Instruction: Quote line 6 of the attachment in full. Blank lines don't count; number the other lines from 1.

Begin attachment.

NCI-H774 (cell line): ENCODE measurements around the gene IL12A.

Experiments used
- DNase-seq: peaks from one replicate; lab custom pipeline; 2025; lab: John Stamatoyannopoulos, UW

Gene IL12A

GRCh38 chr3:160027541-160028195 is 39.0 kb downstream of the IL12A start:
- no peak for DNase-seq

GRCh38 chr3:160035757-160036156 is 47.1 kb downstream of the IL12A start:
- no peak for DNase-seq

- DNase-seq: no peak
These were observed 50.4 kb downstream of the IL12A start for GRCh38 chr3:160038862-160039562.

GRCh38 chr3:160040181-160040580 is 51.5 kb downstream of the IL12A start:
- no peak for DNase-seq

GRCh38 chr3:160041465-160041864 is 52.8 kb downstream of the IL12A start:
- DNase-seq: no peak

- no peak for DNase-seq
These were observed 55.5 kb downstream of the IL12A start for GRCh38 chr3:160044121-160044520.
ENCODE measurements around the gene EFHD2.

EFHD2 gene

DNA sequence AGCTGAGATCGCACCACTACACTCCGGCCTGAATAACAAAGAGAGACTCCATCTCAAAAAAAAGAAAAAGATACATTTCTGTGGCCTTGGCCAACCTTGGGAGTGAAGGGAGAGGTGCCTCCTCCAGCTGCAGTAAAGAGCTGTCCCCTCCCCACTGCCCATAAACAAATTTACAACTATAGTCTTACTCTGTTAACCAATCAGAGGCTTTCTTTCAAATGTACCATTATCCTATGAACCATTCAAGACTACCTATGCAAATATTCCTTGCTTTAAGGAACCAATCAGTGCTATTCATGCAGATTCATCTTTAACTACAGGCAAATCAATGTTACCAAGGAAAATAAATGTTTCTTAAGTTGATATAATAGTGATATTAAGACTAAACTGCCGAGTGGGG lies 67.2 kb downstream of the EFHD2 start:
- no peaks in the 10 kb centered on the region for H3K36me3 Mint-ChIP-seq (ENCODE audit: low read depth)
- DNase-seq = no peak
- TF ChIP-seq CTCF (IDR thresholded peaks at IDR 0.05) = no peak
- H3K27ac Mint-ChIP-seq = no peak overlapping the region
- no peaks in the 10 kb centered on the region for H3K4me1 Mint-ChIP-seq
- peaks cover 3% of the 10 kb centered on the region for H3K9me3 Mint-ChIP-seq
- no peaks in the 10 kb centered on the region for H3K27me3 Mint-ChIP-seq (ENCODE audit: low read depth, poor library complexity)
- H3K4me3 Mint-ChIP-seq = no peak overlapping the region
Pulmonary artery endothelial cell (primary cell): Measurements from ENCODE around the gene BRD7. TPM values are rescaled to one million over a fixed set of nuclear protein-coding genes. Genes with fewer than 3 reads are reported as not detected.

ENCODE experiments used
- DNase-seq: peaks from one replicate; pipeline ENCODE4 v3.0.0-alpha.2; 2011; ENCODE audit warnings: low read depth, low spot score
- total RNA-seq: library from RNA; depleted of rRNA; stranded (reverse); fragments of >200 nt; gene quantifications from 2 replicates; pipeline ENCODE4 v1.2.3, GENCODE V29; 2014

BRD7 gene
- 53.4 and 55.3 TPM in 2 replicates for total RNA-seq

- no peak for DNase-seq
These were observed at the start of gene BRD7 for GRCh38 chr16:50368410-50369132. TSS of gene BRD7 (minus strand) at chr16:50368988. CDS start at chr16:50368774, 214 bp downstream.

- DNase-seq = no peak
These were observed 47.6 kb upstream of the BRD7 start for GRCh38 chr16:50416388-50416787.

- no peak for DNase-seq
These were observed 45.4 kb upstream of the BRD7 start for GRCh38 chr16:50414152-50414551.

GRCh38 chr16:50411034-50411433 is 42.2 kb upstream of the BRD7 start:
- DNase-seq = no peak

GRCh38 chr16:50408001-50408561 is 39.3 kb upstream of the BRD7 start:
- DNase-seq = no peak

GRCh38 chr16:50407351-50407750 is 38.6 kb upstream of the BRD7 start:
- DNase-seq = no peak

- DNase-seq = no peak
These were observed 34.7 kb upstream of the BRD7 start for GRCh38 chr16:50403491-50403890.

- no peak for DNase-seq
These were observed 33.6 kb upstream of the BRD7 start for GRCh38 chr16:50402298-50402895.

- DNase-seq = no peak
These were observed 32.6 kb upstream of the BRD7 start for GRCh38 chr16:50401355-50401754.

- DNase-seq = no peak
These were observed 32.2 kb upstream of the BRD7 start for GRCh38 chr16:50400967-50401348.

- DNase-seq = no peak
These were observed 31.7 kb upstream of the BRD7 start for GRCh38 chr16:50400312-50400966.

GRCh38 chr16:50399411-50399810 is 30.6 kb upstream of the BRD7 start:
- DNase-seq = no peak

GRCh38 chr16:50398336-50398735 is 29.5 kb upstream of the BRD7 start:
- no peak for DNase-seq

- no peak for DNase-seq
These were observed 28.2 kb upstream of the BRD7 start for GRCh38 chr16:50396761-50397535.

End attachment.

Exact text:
- no peak for DNase-seq